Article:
A total of 30 schools had their final ratings decreased due to accountability participation rates below 95 percent in two or more content areas.Those students did not receive formal excusals by their parents. According to a State Board of Education motion, schools and districts cannot be held liable for low participation from students who received formal parental excusals.
A total of 56 schools received a rating of “insufficient state data” because the number of students was too small to complete the necessary accountability requirements or the data included did not necessarily represent all students in the school. A total of 26 schools were approved for insufficient data through the request to reconsider process. And 533 schools received their plan ratings with a “low participation” description due to participation rates lower than 95 percent on two or more subject areas, including students with parental excusals.
Schools with the lowest two ratings of Priority Improvement and Turnaround go on the “Accountability Clock.” Those that are on the clock for more than five years receive specific direction from the State Board of Education for a pathway to pursue.
A total of 12 schools will enter Year 6 on the clock beginning on July 1: Risley International Academy of Innovation (Pueblo City 60), Aurora Central High (Adams-Arapahoe 28J), Aguilar Junior-Senior High (Aguilar Reorganized 6), Hope Online Learning Academy Middle (Douglas County RE 1), Hope Online Learning Academy Elementary (Douglas County RE 1), Franklin Middle School (Greeley 6), Prairie Heights Middle (Greeley 6), Peakview School (Huerfano RE-1), Destinations Career Academy of Colorado (Julesburg RE-1), Bessemer Elementary (Pueblo City 60), Heroes Middle (Pueblo City 60), Adams City High (Adams County 14).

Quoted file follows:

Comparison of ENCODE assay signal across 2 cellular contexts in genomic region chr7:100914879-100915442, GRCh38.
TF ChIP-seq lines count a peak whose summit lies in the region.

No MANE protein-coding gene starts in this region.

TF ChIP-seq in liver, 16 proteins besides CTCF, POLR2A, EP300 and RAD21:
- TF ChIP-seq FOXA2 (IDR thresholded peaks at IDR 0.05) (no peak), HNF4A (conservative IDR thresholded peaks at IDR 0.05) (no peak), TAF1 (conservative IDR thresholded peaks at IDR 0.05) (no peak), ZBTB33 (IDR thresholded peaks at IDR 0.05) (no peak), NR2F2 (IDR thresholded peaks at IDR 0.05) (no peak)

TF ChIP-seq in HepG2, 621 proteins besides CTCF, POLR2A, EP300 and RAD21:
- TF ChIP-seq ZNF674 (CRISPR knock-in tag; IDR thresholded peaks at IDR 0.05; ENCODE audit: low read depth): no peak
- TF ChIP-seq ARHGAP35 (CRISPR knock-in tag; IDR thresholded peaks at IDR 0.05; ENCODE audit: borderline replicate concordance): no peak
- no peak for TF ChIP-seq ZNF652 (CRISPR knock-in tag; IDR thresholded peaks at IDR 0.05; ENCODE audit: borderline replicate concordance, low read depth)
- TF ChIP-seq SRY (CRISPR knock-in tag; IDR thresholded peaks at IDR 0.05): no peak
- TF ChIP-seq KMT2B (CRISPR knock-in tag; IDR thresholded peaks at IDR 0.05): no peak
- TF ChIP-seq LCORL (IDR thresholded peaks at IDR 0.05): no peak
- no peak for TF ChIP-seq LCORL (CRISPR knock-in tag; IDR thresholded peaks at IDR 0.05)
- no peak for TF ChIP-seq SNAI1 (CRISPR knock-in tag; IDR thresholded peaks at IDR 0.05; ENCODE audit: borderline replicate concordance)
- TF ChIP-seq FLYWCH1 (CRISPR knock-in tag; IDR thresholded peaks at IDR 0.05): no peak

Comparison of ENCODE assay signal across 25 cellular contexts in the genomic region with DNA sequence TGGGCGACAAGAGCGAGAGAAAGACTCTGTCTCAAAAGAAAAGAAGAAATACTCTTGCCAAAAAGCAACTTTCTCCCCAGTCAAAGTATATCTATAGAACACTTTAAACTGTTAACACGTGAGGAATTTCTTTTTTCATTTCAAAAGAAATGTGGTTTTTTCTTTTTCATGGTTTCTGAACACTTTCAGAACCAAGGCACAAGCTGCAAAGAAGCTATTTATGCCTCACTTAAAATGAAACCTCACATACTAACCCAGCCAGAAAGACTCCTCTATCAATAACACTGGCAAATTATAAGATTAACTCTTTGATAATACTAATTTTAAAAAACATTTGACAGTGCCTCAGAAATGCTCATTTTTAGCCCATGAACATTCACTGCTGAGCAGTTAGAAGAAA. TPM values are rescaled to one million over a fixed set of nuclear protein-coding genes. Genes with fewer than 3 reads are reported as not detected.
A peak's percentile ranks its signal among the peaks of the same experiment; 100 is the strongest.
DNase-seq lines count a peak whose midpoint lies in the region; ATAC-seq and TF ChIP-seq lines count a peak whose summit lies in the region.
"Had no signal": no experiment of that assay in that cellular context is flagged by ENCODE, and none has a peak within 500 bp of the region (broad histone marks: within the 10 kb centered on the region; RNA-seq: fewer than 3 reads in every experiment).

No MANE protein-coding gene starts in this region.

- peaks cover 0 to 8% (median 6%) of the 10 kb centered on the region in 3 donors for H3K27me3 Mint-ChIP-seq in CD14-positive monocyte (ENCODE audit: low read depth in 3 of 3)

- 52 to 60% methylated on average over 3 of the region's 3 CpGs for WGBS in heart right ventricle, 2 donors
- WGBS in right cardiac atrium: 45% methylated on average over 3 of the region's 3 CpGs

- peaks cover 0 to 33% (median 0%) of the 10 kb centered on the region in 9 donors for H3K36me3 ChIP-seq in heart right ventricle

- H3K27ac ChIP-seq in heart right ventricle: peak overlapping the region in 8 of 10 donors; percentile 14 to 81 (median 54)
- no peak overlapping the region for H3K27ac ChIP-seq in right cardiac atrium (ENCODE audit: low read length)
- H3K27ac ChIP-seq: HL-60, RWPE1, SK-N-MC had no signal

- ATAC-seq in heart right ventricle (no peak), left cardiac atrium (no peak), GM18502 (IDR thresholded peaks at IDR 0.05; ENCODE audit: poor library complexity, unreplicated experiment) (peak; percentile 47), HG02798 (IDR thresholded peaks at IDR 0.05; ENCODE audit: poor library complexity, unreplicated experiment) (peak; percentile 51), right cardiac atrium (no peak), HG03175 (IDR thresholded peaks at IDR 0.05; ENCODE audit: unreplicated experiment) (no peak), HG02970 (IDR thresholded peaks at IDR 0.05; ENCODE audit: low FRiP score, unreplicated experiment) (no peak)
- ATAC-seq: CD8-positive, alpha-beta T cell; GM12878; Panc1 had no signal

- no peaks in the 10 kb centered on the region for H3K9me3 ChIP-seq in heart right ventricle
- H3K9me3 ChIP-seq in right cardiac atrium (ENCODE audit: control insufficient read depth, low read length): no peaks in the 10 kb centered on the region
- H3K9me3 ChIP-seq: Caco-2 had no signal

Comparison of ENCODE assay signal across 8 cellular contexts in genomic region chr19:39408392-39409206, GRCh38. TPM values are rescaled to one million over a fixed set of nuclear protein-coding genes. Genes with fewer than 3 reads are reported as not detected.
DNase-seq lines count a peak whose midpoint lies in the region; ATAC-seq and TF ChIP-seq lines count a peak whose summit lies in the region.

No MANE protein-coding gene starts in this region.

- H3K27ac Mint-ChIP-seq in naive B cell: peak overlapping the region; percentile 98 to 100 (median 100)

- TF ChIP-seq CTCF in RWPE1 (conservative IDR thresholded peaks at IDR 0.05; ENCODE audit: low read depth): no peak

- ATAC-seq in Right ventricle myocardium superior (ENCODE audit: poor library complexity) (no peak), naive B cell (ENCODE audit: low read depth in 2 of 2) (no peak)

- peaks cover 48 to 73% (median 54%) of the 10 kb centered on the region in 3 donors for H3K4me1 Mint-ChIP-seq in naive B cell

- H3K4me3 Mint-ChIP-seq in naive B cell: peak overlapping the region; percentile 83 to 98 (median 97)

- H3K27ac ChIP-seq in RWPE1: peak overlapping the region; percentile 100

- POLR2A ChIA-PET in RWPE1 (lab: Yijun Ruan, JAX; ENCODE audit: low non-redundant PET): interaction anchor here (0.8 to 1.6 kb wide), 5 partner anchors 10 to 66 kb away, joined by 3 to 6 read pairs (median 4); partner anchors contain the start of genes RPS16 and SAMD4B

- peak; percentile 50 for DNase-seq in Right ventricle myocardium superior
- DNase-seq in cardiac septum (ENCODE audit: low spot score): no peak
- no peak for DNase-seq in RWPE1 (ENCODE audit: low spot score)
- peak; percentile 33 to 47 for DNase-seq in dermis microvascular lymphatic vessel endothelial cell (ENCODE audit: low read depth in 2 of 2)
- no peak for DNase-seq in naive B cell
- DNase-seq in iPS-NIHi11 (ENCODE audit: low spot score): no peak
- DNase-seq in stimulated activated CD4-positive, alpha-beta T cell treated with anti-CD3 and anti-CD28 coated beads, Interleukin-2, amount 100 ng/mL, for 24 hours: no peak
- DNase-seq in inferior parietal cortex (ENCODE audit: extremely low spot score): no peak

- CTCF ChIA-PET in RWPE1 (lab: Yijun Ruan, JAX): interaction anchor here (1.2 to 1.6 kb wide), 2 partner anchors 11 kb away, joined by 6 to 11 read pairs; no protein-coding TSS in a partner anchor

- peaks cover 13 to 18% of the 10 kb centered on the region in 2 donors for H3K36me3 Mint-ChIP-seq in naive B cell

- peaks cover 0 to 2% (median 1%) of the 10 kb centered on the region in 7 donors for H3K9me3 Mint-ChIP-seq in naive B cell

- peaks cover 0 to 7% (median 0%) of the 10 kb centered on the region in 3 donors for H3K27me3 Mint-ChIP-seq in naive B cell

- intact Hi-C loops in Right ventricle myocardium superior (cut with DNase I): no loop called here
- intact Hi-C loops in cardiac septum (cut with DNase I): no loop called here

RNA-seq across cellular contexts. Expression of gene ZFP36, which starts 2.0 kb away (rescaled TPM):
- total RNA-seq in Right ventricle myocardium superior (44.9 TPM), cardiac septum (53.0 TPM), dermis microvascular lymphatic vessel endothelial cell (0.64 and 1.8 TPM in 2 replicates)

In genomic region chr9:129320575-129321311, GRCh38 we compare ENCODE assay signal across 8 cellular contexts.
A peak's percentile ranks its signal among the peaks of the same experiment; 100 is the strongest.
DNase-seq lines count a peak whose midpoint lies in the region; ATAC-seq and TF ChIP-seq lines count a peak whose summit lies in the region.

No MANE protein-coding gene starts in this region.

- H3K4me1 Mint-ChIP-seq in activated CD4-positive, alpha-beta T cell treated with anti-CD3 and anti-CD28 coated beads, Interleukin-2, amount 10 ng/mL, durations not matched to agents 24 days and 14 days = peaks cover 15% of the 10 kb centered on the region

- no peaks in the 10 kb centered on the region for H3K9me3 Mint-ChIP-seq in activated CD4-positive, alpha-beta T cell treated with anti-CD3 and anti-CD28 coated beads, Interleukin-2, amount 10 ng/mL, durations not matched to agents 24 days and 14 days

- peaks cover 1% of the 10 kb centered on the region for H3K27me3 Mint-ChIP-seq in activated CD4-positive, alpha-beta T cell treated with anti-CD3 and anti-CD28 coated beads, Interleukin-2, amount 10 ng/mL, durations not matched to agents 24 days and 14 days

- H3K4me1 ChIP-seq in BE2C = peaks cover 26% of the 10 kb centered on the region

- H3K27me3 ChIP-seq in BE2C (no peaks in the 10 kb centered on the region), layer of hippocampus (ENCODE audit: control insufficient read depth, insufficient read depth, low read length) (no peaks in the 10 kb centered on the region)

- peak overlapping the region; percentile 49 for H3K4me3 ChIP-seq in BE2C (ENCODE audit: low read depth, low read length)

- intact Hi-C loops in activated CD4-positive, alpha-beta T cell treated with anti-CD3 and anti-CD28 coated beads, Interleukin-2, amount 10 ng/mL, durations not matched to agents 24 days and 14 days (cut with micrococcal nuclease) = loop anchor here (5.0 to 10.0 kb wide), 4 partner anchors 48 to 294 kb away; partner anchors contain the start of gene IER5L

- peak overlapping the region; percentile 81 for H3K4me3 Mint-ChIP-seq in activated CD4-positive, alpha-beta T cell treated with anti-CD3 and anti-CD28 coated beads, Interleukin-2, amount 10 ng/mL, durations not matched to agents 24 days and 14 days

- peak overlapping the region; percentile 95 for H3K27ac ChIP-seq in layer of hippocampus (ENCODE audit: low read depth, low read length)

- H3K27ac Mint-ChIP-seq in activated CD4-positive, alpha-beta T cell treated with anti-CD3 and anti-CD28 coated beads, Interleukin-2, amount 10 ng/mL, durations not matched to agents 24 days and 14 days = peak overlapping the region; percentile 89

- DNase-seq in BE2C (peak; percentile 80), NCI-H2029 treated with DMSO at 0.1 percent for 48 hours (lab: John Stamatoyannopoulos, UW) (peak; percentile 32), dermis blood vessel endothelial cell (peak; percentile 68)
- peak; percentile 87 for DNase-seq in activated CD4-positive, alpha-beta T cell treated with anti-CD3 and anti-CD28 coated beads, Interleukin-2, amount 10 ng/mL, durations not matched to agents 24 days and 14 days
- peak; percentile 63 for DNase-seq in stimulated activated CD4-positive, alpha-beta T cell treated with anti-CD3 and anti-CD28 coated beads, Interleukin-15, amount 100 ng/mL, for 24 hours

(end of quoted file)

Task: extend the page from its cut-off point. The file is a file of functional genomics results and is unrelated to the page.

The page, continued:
The board must direct action for the local board to take before June 30. Possible actions can include school closure, turning a district-run school into a charter school, working with an external management partner and seeking “innovation status” for a school or network of schools that could provide waivers from certain state and local rules.
In 2010, 204 schools were identified for Priority Improvement or Turnaround school plans. Of those 20 schools, just 12 remain on the Accountability Clock.
Seven schools will be entering Year 5 on the clock beginning July 1: Justice High (Denver), Contemporary Learning Academy (Denver), Greenlee Elementary (Denver), Martinez Elementary (Greeley 6), Manaugh Elementary (Montezuma-Cortez RE-1), New America School – Thornton (Charter School Institute), Brighton Heritage Academy (School District 27J). The state board must direct action for the local board to take before June 30, 2018, if these schools remain on the clock next year.
All schools and districts are required to submit an improvement plan annually. CDE reviews all Priority Improvement and Turnaround Plans. The plans include trends, root causes, targets, improvement strategies, resources, interim measures and implementation benchmarks. The 2016 school and district improvement plans will be posted in SchoolView.